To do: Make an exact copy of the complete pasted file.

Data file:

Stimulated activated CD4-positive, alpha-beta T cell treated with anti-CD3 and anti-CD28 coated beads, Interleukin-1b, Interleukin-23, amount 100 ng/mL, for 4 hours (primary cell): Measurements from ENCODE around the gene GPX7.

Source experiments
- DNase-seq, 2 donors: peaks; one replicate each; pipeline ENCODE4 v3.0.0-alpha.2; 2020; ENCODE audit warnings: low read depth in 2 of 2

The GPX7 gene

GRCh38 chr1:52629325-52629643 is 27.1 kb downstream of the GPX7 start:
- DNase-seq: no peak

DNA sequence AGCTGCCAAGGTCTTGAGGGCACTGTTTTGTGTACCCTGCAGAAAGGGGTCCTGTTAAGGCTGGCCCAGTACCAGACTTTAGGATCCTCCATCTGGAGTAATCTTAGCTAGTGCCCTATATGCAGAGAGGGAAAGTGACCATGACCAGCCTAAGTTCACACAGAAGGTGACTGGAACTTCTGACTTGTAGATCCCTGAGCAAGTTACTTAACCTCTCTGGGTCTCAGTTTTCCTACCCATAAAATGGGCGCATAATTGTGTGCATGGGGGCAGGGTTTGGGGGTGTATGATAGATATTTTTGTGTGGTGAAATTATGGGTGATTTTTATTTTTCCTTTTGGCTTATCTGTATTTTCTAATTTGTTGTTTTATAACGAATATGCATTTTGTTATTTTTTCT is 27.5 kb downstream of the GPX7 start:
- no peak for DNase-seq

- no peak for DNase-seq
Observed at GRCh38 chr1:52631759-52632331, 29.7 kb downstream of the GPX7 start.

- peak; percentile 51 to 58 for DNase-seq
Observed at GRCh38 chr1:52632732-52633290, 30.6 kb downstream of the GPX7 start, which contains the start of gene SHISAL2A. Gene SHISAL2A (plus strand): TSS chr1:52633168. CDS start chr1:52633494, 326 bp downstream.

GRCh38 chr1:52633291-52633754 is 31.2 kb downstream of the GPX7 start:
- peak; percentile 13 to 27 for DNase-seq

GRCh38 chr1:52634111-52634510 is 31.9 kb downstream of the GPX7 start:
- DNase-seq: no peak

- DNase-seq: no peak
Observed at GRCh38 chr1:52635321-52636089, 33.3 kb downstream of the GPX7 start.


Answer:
Stimulated activated CD4-positive, alpha-beta T cell treated with anti-CD3 and anti-CD28 coated beads, Interleukin-1b, Interleukin-23, amount 100 ng/mL, for 4 hours (primary cell): Measurements from ENCODE around the gene GPX7.

Source experiments
- DNase-seq, 2 donors: peaks; one replicate each; pipeline ENCODE4 v3.0.0-alpha.2; 2020; ENCODE audit warnings: low read depth in 2 of 2

The GPX7 gene

GRCh38 chr1:52629325-52629643 is 27.1 kb downstream of the GPX7 start:
- DNase-seq: no peak

DNA sequence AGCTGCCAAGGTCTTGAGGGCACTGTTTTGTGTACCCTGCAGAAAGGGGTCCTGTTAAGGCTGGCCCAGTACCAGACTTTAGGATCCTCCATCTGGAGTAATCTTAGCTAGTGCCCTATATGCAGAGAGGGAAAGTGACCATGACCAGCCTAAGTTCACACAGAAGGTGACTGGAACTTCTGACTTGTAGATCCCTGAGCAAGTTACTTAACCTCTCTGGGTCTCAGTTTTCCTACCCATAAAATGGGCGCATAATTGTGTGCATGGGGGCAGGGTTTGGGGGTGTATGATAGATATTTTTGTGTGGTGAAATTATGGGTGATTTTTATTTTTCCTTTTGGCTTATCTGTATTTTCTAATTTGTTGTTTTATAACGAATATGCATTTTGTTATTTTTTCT is 27.5 kb downstream of the GPX7 start:
- no peak for DNase-seq

- no peak for DNase-seq
Observed at GRCh38 chr1:52631759-52632331, 29.7 kb downstream of the GPX7 start.

- peak; percentile 51 to 58 for DNase-seq
Observed at GRCh38 chr1:52632732-52633290, 30.6 kb downstream of the GPX7 start, which contains the start of gene SHISAL2A. Gene SHISAL2A (plus strand): TSS chr1:52633168. CDS start chr1:52633494, 326 bp downstream.

GRCh38 chr1:52633291-52633754 is 31.2 kb downstream of the GPX7 start:
- peak; percentile 13 to 27 for DNase-seq

GRCh38 chr1:52634111-52634510 is 31.9 kb downstream of the GPX7 start:
- DNase-seq: no peak

- DNase-seq: no peak
Observed at GRCh38 chr1:52635321-52636089, 33.3 kb downstream of the GPX7 start.